Cortisol during adolescence organises personality traits and behavioural syndromes

A. Guenther*, A. G. G. Groothuis, O. Krueger, V. C. Goerlich-Jansson

*Corresponding author for this work

Research output: Contribution to journalArticleAcademicpeer-review

6 Citations (Scopus)
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Despite the growing evidence for the importance of developmental experiences shaping consistent individual differences in behaviour and physiology, the role of endocrine factors underlying the development and maintenance of such differences across multiple traits, remains poorly understood. Here, we investigated how an experimental manipulation of circulating glucocorticoids during early adolescence affects behavioural and physiological variation and covariation later in life in the precocial cavy (Cavia aperea). Plasma cortisol concentrations were experimentally elevated by administering cortisol via food for 3 weeks. Struggle docility, escape latency, boldness, exploration and social behaviour were then tested three times after individuals attained sexual maturity. In addition, blood samples were taken repeatedly to monitor circulating cortisol concentrations. Exogenous cortisol affected mean trait expression of plasma cortisol levels, struggle docility and escape latency. Repeatability of cortisol and escape latency was increased and repeatability of struggle docility tended to be higher (approaching significance) in treated individuals. Increased repeatability was mainly caused by an increase of among-individual variance. Correlations among docility, escape latency and cortisol were stronger in treated animals compared to control animals. These results suggest that exposure to elevated levels of cortisol during adolescence can alter animal personality traits as well as behavioural syndromes. Social and risk-taking traits showed no correlation with cortisol levels and were unaffected by the experimental manipulation, indicating behavioural modularity. Taken together, our data highlight that cortisol can have organising effects during adolescence on the development of personality traits and behavioural syndromes, adding to the increasing evidence that not only early life but also adolescence is an important sensitive period for behavioural development.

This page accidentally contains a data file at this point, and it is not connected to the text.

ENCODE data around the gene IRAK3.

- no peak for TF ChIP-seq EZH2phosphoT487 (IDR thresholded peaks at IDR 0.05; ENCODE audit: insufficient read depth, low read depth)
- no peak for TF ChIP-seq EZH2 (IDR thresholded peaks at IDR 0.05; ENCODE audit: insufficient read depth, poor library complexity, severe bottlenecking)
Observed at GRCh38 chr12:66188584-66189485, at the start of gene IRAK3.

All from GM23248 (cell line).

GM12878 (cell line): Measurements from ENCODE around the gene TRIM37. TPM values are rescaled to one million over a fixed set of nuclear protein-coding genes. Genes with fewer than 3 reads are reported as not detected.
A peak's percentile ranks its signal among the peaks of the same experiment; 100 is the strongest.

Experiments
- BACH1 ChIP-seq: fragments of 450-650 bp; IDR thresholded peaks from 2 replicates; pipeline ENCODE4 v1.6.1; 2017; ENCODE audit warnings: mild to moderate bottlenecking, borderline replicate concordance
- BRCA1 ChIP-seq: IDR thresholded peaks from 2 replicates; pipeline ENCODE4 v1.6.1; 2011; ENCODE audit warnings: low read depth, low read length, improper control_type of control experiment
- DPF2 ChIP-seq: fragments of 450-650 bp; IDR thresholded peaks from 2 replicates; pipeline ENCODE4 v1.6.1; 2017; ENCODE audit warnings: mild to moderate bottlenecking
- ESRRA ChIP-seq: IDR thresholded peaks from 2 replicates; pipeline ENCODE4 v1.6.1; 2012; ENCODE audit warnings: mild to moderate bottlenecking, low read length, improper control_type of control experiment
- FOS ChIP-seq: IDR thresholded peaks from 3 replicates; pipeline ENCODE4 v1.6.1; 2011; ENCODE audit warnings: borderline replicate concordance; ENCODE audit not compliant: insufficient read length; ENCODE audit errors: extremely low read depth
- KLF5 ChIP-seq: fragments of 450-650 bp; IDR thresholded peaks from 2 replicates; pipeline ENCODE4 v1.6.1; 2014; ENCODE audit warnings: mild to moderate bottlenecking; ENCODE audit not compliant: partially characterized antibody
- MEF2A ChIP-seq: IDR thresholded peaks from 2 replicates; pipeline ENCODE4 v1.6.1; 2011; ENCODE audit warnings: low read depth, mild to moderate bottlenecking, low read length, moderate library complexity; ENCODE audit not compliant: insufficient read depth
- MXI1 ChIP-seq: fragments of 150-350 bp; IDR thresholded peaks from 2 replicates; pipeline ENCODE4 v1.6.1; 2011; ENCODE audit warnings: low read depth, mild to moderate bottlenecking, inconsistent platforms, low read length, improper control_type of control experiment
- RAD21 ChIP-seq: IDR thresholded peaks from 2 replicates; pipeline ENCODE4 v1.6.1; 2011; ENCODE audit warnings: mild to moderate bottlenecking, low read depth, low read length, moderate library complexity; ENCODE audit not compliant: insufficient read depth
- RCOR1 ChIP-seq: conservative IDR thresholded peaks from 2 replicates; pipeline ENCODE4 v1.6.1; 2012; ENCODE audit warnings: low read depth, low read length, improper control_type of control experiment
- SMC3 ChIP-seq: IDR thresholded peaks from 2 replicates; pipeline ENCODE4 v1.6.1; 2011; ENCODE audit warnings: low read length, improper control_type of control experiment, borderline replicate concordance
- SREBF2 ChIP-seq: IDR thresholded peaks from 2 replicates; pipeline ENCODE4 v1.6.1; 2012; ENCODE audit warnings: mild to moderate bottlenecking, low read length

Original languageEnglish
Pages (from-to)129-139
Number of pages11
JournalHormones and Behavior
Publication statusPublished - Jul-2018


  • Developmental stress
  • Behavioural variation
  • Permanent environment
  • Cavia aperea
  • Trait covariance
  • Phenotypic modularity
  • Developmental plasticity
  • Glucocorticoids
  • LIFE

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